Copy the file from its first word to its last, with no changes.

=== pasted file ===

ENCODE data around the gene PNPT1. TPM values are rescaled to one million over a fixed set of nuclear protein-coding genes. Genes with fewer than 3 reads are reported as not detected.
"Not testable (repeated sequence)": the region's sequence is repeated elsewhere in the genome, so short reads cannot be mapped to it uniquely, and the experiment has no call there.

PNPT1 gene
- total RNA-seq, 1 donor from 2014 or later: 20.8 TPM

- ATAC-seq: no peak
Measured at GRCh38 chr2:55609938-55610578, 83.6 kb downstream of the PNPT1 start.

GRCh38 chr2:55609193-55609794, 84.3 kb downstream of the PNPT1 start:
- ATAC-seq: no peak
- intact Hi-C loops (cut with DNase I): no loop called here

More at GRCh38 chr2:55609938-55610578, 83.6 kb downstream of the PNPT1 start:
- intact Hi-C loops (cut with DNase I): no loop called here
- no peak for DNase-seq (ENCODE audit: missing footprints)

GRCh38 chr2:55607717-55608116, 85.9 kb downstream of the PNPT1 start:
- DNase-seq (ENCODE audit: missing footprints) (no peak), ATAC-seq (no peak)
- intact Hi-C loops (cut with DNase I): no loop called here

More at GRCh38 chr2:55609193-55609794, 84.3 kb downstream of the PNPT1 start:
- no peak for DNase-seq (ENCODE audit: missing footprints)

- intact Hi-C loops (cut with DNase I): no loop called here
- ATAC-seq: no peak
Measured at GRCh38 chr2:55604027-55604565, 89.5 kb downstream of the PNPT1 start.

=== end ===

ENCODE data around the gene PNPT1. TPM values are rescaled to one million over a fixed set of nuclear protein-coding genes. Genes with fewer than 3 reads are reported as not detected.
"Not testable (repeated sequence)": the region's sequence is repeated elsewhere in the genome, so short reads cannot be mapped to it uniquely, and the experiment has no call there.

PNPT1 gene
- total RNA-seq, 1 donor from 2014 or later: 20.8 TPM

- ATAC-seq: no peak
Measured at GRCh38 chr2:55609938-55610578, 83.6 kb downstream of the PNPT1 start.

GRCh38 chr2:55609193-55609794, 84.3 kb downstream of the PNPT1 start:
- ATAC-seq: no peak
- intact Hi-C loops (cut with DNase I): no loop called here

More at GRCh38 chr2:55609938-55610578, 83.6 kb downstream of the PNPT1 start:
- intact Hi-C loops (cut with DNase I): no loop called here
- no peak for DNase-seq (ENCODE audit: missing footprints)

GRCh38 chr2:55607717-55608116, 85.9 kb downstream of the PNPT1 start:
- DNase-seq (ENCODE audit: missing footprints) (no peak), ATAC-seq (no peak)
- intact Hi-C loops (cut with DNase I): no loop called here

More at GRCh38 chr2:55609193-55609794, 84.3 kb downstream of the PNPT1 start:
- no peak for DNase-seq (ENCODE audit: missing footprints)

- intact Hi-C loops (cut with DNase I): no loop called here
- ATAC-seq: no peak
Measured at GRCh38 chr2:55604027-55604565, 89.5 kb downstream of the PNPT1 start.